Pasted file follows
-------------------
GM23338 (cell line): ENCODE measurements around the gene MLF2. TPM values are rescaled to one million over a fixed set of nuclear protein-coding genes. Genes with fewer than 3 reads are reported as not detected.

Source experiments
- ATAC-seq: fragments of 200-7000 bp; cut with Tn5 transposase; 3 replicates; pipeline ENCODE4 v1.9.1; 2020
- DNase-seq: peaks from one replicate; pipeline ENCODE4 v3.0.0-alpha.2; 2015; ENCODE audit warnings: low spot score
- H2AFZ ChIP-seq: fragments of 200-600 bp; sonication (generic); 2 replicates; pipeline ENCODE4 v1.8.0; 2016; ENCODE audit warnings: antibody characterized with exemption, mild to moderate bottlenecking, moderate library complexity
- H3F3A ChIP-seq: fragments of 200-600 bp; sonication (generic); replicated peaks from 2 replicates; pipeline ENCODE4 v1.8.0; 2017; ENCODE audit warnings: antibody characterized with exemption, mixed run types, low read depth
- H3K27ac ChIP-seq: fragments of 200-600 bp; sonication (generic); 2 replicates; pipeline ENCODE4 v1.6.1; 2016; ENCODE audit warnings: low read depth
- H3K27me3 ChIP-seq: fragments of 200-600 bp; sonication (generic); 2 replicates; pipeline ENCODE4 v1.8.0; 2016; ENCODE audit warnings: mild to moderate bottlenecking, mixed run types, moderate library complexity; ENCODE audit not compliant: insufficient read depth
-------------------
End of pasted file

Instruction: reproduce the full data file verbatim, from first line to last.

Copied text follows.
GM23338 (cell line): ENCODE measurements around the gene MLF2. TPM values are rescaled to one million over a fixed set of nuclear protein-coding genes. Genes with fewer than 3 reads are reported as not detected.

Source experiments
- ATAC-seq: fragments of 200-7000 bp; cut with Tn5 transposase; 3 replicates; pipeline ENCODE4 v1.9.1; 2020
- DNase-seq: peaks from one replicate; pipeline ENCODE4 v3.0.0-alpha.2; 2015; ENCODE audit warnings: low spot score
- H2AFZ ChIP-seq: fragments of 200-600 bp; sonication (generic); 2 replicates; pipeline ENCODE4 v1.8.0; 2016; ENCODE audit warnings: antibody characterized with exemption, mild to moderate bottlenecking, moderate library complexity
- H3F3A ChIP-seq: fragments of 200-600 bp; sonication (generic); replicated peaks from 2 replicates; pipeline ENCODE4 v1.8.0; 2017; ENCODE audit warnings: antibody characterized with exemption, mixed run types, low read depth
- H3K27ac ChIP-seq: fragments of 200-600 bp; sonication (generic); 2 replicates; pipeline ENCODE4 v1.6.1; 2016; ENCODE audit warnings: low read depth
- H3K27me3 ChIP-seq: fragments of 200-600 bp; sonication (generic); 2 replicates; pipeline ENCODE4 v1.8.0; 2016; ENCODE audit warnings: mild to moderate bottlenecking, mixed run types, moderate library complexity; ENCODE audit not compliant: insufficient read depth